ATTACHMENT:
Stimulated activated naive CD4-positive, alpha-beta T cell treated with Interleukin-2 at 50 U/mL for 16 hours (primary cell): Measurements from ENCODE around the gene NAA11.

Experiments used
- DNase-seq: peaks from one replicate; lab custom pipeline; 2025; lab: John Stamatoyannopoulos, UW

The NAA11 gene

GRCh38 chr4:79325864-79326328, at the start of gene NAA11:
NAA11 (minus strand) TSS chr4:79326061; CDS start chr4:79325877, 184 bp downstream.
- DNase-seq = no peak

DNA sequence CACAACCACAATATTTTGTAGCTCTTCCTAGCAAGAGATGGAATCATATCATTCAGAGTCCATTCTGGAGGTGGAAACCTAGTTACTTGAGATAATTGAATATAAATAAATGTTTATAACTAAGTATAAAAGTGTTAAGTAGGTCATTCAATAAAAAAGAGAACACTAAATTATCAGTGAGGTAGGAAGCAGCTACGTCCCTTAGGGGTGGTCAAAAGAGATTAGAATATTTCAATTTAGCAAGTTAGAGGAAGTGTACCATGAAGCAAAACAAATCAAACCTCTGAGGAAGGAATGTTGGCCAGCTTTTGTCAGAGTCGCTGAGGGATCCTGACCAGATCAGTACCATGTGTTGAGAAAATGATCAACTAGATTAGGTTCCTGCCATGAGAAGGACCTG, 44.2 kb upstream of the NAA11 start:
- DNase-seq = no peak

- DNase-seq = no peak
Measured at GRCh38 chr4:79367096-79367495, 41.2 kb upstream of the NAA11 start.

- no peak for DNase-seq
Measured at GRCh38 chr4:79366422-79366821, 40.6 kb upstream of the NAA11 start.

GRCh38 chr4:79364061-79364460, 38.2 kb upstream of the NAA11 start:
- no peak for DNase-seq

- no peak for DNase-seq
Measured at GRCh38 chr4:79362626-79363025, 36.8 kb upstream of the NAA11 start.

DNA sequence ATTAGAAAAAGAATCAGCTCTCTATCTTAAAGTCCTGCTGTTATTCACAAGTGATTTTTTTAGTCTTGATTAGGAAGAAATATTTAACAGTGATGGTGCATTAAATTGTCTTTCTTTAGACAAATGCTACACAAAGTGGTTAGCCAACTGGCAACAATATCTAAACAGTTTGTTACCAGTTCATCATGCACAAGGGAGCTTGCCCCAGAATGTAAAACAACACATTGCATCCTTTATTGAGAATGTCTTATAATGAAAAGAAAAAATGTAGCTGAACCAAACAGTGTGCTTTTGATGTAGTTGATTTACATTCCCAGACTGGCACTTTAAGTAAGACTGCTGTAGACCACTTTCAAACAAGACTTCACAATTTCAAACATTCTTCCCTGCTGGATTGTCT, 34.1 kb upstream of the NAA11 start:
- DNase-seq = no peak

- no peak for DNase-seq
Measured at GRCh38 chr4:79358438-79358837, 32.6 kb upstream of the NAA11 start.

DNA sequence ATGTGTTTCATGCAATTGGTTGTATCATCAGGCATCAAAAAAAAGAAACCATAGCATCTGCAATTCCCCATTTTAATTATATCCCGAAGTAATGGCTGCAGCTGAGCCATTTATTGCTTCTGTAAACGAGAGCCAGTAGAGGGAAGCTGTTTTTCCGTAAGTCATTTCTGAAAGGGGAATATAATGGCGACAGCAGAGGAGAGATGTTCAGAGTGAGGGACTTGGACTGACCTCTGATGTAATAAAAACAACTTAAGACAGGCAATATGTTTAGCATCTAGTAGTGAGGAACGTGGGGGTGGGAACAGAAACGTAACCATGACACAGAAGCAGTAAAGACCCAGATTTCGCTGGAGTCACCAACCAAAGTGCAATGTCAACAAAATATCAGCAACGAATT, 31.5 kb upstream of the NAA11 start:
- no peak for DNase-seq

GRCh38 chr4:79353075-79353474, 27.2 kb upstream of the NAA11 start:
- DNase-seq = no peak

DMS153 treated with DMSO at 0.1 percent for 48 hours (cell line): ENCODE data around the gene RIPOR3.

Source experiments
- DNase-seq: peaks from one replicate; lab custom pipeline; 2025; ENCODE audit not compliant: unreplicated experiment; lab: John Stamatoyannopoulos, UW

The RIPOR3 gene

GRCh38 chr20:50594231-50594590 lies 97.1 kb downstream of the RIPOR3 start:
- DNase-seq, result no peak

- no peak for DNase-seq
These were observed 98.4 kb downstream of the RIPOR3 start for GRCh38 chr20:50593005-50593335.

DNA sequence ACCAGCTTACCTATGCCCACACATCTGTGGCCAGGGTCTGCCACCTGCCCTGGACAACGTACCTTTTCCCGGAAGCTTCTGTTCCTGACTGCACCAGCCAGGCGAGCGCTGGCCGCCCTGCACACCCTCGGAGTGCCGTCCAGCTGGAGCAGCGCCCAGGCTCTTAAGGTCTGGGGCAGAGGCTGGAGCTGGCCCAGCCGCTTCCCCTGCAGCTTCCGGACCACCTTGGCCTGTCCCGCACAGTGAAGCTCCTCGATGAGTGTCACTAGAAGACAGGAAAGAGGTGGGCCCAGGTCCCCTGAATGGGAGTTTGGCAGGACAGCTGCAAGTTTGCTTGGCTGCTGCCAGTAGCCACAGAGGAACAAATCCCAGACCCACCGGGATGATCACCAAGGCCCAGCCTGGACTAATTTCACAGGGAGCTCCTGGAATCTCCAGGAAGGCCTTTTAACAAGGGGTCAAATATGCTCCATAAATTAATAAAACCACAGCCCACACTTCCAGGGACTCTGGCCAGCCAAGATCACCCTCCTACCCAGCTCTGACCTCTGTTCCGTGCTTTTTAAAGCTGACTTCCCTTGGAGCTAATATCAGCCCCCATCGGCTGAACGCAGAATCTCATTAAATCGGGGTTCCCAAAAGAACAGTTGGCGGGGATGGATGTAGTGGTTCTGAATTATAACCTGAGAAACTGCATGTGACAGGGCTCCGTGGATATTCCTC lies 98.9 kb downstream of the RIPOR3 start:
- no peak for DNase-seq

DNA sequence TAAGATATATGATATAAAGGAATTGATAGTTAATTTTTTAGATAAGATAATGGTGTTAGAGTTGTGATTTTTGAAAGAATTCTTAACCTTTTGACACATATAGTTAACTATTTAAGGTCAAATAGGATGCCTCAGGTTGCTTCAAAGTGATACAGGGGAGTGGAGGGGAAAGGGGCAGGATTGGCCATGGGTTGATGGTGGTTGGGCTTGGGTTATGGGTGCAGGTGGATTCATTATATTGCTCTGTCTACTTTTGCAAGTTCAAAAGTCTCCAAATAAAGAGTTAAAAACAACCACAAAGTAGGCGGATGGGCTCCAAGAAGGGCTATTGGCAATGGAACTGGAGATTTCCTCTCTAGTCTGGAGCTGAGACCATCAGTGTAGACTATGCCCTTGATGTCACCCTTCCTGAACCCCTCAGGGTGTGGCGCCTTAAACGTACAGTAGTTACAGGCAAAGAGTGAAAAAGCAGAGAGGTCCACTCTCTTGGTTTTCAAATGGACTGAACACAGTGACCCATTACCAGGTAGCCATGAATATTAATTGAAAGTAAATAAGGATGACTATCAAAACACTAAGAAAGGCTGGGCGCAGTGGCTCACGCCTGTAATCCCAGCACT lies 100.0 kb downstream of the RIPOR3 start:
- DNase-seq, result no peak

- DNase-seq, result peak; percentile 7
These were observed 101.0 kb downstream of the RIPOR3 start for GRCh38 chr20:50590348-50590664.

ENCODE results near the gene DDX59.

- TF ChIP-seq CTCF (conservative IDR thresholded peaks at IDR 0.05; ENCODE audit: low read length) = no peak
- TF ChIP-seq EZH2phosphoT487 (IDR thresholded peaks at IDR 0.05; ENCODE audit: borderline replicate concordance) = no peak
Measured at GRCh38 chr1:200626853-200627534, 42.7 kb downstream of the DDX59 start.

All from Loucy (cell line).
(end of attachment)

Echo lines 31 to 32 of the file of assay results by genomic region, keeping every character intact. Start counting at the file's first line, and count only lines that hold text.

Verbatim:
- DNase-seq, result no peak

- no peak for DNase-seq